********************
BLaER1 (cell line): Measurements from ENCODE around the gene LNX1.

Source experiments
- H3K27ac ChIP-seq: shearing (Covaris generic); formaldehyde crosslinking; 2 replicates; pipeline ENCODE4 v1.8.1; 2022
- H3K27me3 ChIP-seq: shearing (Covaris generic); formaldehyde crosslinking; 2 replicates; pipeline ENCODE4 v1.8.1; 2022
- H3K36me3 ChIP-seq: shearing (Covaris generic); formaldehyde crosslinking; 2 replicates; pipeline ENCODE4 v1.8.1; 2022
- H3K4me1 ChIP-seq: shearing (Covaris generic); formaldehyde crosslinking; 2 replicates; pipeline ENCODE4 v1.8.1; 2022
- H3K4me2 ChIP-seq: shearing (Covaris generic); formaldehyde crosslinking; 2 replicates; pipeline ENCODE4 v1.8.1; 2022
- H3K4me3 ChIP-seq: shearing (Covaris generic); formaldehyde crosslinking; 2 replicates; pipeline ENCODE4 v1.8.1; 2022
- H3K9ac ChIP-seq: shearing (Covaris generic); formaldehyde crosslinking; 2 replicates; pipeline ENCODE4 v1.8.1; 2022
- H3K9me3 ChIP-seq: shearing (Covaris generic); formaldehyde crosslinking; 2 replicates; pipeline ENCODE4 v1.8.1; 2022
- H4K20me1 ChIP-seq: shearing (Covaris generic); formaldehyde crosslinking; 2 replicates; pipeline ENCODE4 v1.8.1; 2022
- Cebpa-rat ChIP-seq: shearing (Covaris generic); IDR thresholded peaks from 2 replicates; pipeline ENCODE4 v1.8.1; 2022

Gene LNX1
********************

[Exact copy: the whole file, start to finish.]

BLaER1 (cell line): Measurements from ENCODE around the gene LNX1.

Source experiments
- H3K27ac ChIP-seq: shearing (Covaris generic); formaldehyde crosslinking; 2 replicates; pipeline ENCODE4 v1.8.1; 2022
- H3K27me3 ChIP-seq: shearing (Covaris generic); formaldehyde crosslinking; 2 replicates; pipeline ENCODE4 v1.8.1; 2022
- H3K36me3 ChIP-seq: shearing (Covaris generic); formaldehyde crosslinking; 2 replicates; pipeline ENCODE4 v1.8.1; 2022
- H3K4me1 ChIP-seq: shearing (Covaris generic); formaldehyde crosslinking; 2 replicates; pipeline ENCODE4 v1.8.1; 2022
- H3K4me2 ChIP-seq: shearing (Covaris generic); formaldehyde crosslinking; 2 replicates; pipeline ENCODE4 v1.8.1; 2022
- H3K4me3 ChIP-seq: shearing (Covaris generic); formaldehyde crosslinking; 2 replicates; pipeline ENCODE4 v1.8.1; 2022
- H3K9ac ChIP-seq: shearing (Covaris generic); formaldehyde crosslinking; 2 replicates; pipeline ENCODE4 v1.8.1; 2022
- H3K9me3 ChIP-seq: shearing (Covaris generic); formaldehyde crosslinking; 2 replicates; pipeline ENCODE4 v1.8.1; 2022
- H4K20me1 ChIP-seq: shearing (Covaris generic); formaldehyde crosslinking; 2 replicates; pipeline ENCODE4 v1.8.1; 2022
- Cebpa-rat ChIP-seq: shearing (Covaris generic); IDR thresholded peaks from 2 replicates; pipeline ENCODE4 v1.8.1; 2022

Gene LNX1